The Disneys, Viacoms, and WBs of the world have been busy. In a  few couple of years they've gobbled up most of the popular brands that they already didn't own. Disney bought Star Wars and Marvel. WB(that already owns DC, all the filmation cartoons, all the Hanna Barbera characters, and possibly your firstborn.) bought Mortal Kombat(along with other stuff you don't care about, and they don't, either) while Viacom locked down Teenage Mutant Ninja Turtles and Power Rangers.

You find the weirdest things when buying  a game company.

Clearly there is good money in owning a perennial hit, and where there is monies, giant corporations  will be. I don't resent them for it, but I don't like the implications of it.

I mean, clearly  WB has more characters than it can use or need. But who cares? The older ones probably still have a lifetime of copyright left.

Back in the day, though, you had to pay every 30 years to keep your work under protected status. Not a lot of money, mind you. But perhaps enough money that maybe they get to thinking if they REALLY need to hold on to the rights of Shmoo and Batfink.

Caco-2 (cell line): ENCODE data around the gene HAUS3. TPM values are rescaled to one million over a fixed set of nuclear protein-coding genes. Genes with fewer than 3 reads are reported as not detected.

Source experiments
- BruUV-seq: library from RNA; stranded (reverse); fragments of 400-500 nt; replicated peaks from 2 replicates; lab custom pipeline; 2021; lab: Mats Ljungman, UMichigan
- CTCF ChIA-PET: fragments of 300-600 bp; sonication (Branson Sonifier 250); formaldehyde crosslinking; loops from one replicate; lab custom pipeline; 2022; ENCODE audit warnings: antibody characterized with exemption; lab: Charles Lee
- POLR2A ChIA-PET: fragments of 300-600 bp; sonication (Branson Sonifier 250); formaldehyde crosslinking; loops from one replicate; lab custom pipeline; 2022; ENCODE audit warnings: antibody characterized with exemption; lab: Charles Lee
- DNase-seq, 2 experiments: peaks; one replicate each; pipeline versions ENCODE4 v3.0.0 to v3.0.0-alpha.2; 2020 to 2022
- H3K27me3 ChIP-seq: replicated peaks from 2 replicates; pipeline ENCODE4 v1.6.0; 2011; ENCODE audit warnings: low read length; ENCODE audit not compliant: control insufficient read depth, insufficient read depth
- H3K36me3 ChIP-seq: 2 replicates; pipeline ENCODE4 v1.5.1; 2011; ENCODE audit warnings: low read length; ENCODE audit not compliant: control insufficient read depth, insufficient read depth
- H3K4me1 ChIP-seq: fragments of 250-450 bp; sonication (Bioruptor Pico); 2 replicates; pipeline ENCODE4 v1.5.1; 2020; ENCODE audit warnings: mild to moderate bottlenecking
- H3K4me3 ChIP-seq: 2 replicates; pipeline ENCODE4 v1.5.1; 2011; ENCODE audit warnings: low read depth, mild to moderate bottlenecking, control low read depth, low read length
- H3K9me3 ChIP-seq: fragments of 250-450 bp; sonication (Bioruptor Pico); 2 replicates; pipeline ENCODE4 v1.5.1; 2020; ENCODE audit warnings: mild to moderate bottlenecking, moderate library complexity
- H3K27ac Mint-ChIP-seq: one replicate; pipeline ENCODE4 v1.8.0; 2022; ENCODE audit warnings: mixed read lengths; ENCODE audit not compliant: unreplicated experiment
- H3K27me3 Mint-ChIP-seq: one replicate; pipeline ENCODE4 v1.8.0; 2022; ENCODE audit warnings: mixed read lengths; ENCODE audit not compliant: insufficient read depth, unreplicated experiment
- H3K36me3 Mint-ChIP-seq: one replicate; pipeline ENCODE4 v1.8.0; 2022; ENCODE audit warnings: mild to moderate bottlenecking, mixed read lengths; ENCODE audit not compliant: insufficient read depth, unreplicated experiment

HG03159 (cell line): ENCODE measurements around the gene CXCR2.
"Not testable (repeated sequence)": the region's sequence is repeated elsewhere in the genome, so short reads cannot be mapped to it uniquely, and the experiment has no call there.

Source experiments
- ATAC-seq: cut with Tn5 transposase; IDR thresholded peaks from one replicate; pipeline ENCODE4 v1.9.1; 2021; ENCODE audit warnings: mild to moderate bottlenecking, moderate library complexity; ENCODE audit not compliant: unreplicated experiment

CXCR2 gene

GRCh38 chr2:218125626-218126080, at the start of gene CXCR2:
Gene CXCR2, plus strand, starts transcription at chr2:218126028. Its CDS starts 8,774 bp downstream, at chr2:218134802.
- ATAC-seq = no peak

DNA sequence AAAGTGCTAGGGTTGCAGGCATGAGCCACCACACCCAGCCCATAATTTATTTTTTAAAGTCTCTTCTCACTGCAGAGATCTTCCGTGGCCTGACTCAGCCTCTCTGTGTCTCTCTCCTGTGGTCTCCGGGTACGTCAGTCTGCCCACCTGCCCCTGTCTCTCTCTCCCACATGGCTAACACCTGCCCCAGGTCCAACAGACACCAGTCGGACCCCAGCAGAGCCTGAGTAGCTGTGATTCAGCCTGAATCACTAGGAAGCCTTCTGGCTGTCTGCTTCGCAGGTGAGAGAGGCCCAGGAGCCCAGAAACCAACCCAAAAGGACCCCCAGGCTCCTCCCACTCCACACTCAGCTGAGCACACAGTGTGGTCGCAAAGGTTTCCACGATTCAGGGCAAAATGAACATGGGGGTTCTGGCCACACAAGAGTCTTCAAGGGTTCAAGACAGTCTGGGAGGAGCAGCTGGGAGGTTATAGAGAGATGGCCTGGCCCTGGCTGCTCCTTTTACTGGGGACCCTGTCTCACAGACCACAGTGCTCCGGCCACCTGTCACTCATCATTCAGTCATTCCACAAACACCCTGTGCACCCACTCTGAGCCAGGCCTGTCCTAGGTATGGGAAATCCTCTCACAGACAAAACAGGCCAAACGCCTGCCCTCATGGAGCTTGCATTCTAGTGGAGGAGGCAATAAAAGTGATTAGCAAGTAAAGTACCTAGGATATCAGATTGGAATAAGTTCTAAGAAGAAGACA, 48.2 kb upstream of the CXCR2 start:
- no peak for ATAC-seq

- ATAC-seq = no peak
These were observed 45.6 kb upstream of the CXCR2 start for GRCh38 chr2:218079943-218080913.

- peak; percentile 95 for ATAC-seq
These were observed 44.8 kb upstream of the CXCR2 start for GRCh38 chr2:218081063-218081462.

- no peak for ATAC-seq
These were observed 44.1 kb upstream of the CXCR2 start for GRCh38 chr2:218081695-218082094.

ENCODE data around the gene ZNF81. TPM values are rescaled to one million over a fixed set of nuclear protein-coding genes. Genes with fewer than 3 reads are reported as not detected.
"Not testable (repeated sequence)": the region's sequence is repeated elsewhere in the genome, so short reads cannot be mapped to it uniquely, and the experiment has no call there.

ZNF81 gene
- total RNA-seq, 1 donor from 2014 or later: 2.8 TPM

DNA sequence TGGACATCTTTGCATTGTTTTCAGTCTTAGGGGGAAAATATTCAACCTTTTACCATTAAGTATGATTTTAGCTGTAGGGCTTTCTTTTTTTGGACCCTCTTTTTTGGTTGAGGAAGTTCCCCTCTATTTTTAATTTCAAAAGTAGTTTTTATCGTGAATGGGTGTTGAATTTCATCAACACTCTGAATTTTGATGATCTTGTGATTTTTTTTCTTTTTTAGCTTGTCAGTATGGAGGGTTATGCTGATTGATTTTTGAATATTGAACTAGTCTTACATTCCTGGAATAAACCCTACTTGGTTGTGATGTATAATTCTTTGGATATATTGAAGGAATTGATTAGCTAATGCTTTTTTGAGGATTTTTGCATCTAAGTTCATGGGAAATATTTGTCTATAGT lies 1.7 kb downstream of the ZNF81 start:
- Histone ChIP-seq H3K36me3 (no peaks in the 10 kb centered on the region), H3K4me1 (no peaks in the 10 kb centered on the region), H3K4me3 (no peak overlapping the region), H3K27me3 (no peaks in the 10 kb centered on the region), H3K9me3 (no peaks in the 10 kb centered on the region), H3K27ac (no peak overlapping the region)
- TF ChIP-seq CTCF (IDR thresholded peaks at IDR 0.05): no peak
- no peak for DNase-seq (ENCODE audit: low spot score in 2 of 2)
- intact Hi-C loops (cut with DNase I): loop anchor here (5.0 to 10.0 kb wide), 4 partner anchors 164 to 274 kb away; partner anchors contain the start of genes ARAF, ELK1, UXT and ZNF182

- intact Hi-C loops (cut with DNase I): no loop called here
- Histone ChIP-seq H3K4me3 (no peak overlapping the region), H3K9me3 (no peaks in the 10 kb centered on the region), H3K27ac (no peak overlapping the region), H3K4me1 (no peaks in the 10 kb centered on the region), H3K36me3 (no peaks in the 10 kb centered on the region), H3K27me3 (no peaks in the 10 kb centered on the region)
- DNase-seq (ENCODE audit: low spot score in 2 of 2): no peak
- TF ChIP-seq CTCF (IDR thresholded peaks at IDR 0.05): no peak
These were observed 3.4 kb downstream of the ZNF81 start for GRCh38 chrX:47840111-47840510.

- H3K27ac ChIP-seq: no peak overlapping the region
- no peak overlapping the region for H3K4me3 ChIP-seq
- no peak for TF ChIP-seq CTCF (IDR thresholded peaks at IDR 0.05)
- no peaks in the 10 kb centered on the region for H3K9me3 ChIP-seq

You'd have to be a real dick to think otherwise.

Marvel has 7000+ characters*. I ran some costs and it would cost them 210000 to maintain the copyrights each of those, based on a 30 dollar fee. Some of these characters are simply not worth holding on to, and would go public domain.  Because, seriously, if you can't spend 30 bucks every 30 years in your ploy to put your dick in DC's face, maybe you shouldn't get to do it for free.

Would Disney see things differently about buying Marvel if they knew such copyright exclusivity had a limit? Well, don't make me bring up the Disney filmography again. Those guys love the Public Domain. Of course they'd rather get Spider-Man in the 2030s for free than pay  millions of dollars for him NOW.

3) Hundreds of books, movies, and songs

I join Duke in bringing up all the stuff we could  ALL use, now ( Now, Duke, I've made some assumptions about what you're gonna post several months into the future. Don't give me a dead link, now). A few highlights:


I Put a Spell on You.


The Cat in the Hat Comes Back. Free Cat in the Motherfucking Hat for Everybody!


The Blob, The Fly, and Attack of the 50 Foot woman. The Hidden Fortress, a movie that directly inspired Star Wars, is also from this year.

3)Saving a bunch of your taxpayer money

Nobody likes it the way it is, anyway

"But Batzarro, how is my tax money being spent on copyright?" You may ask. It's simple. For a work to be fully protected, it needs to be registered at the Copyright office. Most of the mainstream shows, movies and songs that got made,  scores of ones that didn't, and even  those sketches of Ninja Turtle clones people registered so no one would steal their "ideas" are all literally, physically registered in actual buildings. How else are we supposed to know whether our sexy, steampunk remake of Narnia will get us a Cease and Desist?